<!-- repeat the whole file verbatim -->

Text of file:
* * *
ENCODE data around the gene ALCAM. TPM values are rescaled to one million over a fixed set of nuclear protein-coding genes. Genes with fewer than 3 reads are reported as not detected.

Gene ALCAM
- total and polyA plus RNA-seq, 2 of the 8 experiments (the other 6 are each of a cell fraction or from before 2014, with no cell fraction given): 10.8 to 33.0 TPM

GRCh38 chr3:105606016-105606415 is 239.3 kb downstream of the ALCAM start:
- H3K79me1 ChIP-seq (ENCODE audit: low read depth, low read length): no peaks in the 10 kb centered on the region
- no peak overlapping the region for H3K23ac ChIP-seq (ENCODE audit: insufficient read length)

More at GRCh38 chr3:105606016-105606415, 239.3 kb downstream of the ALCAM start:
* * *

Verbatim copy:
ENCODE data around the gene ALCAM. TPM values are rescaled to one million over a fixed set of nuclear protein-coding genes. Genes with fewer than 3 reads are reported as not detected.

Gene ALCAM
- total and polyA plus RNA-seq, 2 of the 8 experiments (the other 6 are each of a cell fraction or from before 2014, with no cell fraction given): 10.8 to 33.0 TPM

GRCh38 chr3:105606016-105606415 is 239.3 kb downstream of the ALCAM start:
- H3K79me1 ChIP-seq (ENCODE audit: low read depth, low read length): no peaks in the 10 kb centered on the region
- no peak overlapping the region for H3K23ac ChIP-seq (ENCODE audit: insufficient read length)

More at GRCh38 chr3:105606016-105606415, 239.3 kb downstream of the ALCAM start: